“Miracles don’t always make faith. Tangible proofs don’t guarantee trust. Suffering, loss, difficulty, questions, wrestling and the oceanic grace and unflinching presence of God do. And, perhaps, the fact that grace and nearness show up in those kinds of places is, in spite of us, the real miracle. Then as St. Augustine said, ‘If we but turn to God, that itself is a gift of God.'”-Michele Cushatt, Relentless: The Unshakeable Presence of A God Who Never Leaves
I read somewhere recently the age of seventeen is a critical stage in a person’s development. It’s the time when a child begins to tell their unique narrative differently than their parent’s might. We craft our kid’s stories for them much of their childhood. At some point they claim what is fundamentally true and retell the rest.
I hear my voice saying it hundreds of time over the past ten years. After learning of Danica’s diagnosis and my own people would always ask, “What about your older daughter?” I always answered, “Delaney is the healthy one. She got her dad’s genes.”
I got Delaney’s story wrong.
I look back now and see clearly when her symptoms began. About two years ago she started complaining of little things. Her perfect vision drastically changed. She would talk about pressure during big weather events. The base of her skull hurt. She would mention vertigo. She felt like blacking out when she changed positions. She was either burning up or freezing cold. During the early months of these sporadic issues I was having four shunt surgeries at Hershey Medical Center in Pennsylvania. I was planning the first Option EDS retreat, and we were praying about moving to Tucson. I wasn’t ignoring her. But I did explain some of the things away or asked her to keep track of how often she felt them and how severe they were. Our family lived focusing on the biggest fire burning at any given time so her little blaze grew just out of sight.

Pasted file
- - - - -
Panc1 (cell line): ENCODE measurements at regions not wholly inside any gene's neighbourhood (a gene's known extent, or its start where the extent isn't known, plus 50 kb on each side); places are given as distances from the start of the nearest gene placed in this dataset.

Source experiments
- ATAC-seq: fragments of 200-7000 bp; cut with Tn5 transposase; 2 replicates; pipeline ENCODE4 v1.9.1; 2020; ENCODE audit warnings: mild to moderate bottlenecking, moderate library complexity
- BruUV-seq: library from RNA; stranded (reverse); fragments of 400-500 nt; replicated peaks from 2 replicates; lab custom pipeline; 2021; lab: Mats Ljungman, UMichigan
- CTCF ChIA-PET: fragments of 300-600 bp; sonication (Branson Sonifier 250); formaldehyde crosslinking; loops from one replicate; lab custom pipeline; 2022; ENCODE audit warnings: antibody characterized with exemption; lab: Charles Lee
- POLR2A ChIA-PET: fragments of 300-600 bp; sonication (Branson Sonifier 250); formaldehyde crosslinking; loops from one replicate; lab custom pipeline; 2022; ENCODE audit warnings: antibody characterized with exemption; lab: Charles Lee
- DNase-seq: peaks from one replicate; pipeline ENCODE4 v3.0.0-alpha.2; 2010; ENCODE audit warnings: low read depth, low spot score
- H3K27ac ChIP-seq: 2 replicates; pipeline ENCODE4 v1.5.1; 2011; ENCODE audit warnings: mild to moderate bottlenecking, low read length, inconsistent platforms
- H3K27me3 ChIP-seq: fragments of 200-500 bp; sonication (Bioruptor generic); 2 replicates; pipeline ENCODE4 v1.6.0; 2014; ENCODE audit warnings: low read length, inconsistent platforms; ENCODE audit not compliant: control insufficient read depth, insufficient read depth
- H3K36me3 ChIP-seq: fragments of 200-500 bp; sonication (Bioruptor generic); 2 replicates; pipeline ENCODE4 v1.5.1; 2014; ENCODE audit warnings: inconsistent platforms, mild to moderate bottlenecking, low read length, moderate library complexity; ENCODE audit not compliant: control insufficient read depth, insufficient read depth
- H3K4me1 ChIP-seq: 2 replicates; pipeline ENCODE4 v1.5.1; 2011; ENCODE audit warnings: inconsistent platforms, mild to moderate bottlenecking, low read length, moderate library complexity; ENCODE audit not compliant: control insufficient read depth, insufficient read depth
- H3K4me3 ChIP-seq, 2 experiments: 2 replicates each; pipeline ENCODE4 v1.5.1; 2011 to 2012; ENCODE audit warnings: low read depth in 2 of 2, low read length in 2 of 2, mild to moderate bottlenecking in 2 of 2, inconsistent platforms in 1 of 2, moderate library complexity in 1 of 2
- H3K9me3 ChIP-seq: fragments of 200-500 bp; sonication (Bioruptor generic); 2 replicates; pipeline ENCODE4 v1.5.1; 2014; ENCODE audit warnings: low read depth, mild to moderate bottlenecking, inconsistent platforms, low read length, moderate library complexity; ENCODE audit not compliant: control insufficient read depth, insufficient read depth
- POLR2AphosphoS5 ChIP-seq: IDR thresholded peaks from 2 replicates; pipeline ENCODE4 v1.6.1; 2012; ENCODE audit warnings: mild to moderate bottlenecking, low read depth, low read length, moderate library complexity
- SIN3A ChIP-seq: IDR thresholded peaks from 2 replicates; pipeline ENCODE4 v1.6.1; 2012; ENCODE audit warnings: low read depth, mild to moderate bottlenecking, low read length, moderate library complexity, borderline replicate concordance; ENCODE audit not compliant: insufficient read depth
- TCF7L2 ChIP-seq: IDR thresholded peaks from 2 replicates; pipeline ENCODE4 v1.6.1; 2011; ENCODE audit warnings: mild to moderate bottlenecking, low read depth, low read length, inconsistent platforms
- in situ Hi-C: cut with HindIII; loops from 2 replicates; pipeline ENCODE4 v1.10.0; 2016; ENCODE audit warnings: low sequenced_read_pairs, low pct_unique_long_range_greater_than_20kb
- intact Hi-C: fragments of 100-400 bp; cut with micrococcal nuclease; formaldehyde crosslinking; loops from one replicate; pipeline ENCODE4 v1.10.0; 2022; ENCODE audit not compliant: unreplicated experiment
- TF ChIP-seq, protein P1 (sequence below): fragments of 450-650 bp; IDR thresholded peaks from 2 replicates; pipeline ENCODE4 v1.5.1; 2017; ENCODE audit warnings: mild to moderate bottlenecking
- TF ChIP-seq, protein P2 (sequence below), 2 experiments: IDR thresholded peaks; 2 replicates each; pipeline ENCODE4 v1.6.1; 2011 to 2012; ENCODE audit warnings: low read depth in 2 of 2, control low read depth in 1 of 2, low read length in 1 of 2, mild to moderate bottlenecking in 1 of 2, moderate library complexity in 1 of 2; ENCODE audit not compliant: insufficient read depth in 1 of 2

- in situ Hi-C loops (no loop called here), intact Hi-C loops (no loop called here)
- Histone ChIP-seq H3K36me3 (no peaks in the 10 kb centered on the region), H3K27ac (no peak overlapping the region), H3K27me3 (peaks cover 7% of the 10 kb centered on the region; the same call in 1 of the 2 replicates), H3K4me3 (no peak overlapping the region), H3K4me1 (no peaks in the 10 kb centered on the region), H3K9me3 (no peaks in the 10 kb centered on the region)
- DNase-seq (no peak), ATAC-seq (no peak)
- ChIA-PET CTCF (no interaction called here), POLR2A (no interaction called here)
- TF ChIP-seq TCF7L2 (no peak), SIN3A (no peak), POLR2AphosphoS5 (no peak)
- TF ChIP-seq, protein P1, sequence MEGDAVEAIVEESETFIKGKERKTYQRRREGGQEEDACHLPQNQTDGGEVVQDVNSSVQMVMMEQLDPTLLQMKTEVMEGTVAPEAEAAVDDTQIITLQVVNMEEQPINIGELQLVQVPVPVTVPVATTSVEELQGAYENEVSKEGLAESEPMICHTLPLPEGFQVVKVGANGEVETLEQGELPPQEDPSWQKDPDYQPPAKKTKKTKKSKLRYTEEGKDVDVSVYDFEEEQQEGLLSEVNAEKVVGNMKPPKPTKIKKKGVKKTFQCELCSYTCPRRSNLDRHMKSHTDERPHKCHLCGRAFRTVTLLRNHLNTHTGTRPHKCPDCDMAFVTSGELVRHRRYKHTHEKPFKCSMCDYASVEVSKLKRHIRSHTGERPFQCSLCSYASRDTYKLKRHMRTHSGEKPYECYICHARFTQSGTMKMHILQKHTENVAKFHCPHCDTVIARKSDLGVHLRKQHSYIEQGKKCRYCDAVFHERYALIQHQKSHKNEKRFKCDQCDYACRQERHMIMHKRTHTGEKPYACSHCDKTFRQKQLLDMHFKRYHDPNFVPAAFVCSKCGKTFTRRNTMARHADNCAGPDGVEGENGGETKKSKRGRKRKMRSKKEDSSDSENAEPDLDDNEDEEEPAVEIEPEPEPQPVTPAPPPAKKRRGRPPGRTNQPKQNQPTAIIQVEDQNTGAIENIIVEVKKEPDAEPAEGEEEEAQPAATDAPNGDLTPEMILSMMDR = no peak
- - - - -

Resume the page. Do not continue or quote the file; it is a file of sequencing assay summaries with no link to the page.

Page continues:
Once we settled in Tucson and her symptoms increased I took Delaney to a general practitioner and we received referrals to a cardiologist and geneticist. In July she was diagnosed with Dysautonomia and POTS, Postural Orthostatic Tachycardia Syndrome, and began a cardiac and an adrenal medication. The wait to see the geneticist was seven months.